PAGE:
Key Terms h

Anticonvulsant drugs—Medications that relieve 3

or prevent seizures. g s

Arteriosclerosis—A thickening, hardening, and loss of elasticity of the walls of the arteries.

Attention-deficit disorder—A condition that mostly affects children and involves the inability to concentrate on various tasks.

Congenital—Present at birth.

Glaucoma—A group of eye diseases characterized by increased pressure within the eye significant enough to damage eye tissue and structures. If untreated, glaucoma results in blindness.

MAO inhibitors—A group of antidepressant drugs that decreases the activity of monoamine oxidase, a neurotransmitter found in the brain that affects mood.

Tic—A sudden involuntary behavior that is difficult or impossible for the person to suppress. Tics may be either motor (related to movement) or vocal, and may become more pronounced under stress.

Tourette's syndrome—Neurological disorder characterized by multiple involuntary movements and uncontrollable vocalizations called tics that come and go over years, usually beginning in childhood and becoming chronic. Sometimes the tics include inappropriate language.

Tricyclic antidepressants—Antidepressant medications that have the common characteristic of a three-ring nucleus in their chemical structure. Imipramine and amitriptyline are examples of tricyclic antidepressants.

The combination of amphetamines and antacids slows down the ability of the body to eliminate the amphetamine. Furazolidone (Furoxone) combined with amphetamine can significantly increase blood pressure. Sodium bicarbonate can reduce the amount of amphetamine eliminated from the body and dangerously increase amphetamine levels in the body. Certain medications taken to control high blood pressure, including guanadrel (Hylorel) and guanethidine (Ismelin), MAO inhibitors, and selegiline (Eldepryl) should not be used in conjunction with amphetamines. In addition, tricyclic antidepressants [including desipramine (Norpramin) and imipramine (Tofranil)],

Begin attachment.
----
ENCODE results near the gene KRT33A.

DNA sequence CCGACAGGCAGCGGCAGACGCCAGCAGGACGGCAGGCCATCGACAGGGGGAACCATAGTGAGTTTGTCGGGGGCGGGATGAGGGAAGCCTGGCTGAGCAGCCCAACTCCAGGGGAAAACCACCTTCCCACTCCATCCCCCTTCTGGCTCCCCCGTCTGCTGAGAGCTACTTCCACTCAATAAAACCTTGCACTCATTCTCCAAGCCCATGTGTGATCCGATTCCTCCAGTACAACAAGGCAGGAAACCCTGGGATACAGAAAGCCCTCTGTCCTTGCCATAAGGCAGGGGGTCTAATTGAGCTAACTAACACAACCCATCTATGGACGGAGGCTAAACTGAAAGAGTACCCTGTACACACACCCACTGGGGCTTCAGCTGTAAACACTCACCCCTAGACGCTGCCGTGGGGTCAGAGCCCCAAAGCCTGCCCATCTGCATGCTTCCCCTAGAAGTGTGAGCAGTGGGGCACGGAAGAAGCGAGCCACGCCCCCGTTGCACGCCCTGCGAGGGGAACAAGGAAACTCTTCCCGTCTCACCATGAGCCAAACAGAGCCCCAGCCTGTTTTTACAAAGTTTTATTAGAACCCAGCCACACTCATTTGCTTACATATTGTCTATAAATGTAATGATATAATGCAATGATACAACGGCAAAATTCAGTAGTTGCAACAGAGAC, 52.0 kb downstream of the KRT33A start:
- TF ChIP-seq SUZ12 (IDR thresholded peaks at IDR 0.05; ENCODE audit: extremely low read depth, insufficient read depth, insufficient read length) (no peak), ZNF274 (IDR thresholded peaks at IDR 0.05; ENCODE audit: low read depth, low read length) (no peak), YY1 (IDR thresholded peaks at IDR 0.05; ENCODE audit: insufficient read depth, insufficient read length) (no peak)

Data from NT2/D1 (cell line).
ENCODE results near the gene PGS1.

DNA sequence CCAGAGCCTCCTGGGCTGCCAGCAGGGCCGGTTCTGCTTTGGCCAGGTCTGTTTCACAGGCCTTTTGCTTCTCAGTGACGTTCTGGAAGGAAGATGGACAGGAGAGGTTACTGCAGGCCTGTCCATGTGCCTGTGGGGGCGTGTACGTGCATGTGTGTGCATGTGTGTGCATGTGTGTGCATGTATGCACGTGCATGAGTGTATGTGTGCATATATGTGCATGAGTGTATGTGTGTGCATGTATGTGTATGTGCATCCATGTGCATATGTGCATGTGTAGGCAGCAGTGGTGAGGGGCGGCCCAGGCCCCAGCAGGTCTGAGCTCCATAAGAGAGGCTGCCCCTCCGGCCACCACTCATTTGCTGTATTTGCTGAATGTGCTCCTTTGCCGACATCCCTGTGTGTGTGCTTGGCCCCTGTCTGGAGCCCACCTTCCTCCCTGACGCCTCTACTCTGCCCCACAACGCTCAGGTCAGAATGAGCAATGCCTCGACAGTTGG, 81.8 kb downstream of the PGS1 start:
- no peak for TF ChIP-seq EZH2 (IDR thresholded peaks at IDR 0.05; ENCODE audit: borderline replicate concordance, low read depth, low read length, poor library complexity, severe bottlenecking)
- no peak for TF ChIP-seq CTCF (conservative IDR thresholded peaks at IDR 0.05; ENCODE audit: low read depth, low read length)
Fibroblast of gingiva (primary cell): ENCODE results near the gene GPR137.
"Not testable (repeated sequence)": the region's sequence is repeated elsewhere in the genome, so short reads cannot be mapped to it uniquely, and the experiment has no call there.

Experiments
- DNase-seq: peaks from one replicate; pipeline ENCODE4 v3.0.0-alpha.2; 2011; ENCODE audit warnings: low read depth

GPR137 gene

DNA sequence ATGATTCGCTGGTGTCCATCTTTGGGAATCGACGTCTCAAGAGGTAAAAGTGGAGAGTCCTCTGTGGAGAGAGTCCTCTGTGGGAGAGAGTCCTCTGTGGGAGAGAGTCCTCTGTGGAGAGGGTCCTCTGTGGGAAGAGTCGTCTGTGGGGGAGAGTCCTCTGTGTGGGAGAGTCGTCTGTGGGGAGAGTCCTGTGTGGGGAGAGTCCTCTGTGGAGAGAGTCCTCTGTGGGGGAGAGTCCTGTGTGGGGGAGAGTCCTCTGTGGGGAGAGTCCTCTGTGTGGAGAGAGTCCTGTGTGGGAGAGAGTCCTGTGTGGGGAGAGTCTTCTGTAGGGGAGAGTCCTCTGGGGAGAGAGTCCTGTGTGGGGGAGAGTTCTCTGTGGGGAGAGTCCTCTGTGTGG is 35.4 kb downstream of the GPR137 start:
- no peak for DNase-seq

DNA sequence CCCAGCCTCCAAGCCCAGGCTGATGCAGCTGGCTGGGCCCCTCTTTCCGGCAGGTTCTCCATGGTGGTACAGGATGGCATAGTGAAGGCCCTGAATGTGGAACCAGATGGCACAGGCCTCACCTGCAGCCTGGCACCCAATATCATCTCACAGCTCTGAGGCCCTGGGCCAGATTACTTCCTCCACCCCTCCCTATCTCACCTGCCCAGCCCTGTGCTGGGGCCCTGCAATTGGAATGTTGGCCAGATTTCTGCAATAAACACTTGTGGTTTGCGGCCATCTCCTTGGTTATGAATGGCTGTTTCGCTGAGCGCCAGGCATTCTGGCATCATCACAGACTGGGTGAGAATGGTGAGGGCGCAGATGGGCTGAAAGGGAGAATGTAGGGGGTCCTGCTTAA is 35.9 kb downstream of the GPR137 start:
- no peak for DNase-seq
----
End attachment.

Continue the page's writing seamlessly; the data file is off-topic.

S£ antihistamines, and anticonvulsant drugs should not be

"g combined with amphetamines. o

™ See also Attention-deficit/hyperactivity disorder; Tic d disorders <u

<u Resources

M Consumer Reports staff. Consumer Reports Complete Drug c Reference. 2002 ed. Denver: Micromedex Thomson

£ Healthcare, 2001.

"5 Ellsworth, Allan J. and others. Mosby's Medical Drug Ü Reference, 2001-2002. St. Louis: Mosby, 2001.

Hardman, Joel G. and Lee E. Limbird, eds. Goodman & Oilman's The Pharmacological Basis of Therapeutics. 10th ed. New York: McGraw-Hill, 2001. Mosby's GenRx Staff. Mosby's GenRx. 9th ed. St. Louis: Mosby, 1999.

Venes, Donald and Clayton L. Thomas. Taber's Cyclopedic Medical Dictionary. 19th ed. Philadelphia: F. A. Davis, 2001.

Mark Mitchell, M.D.

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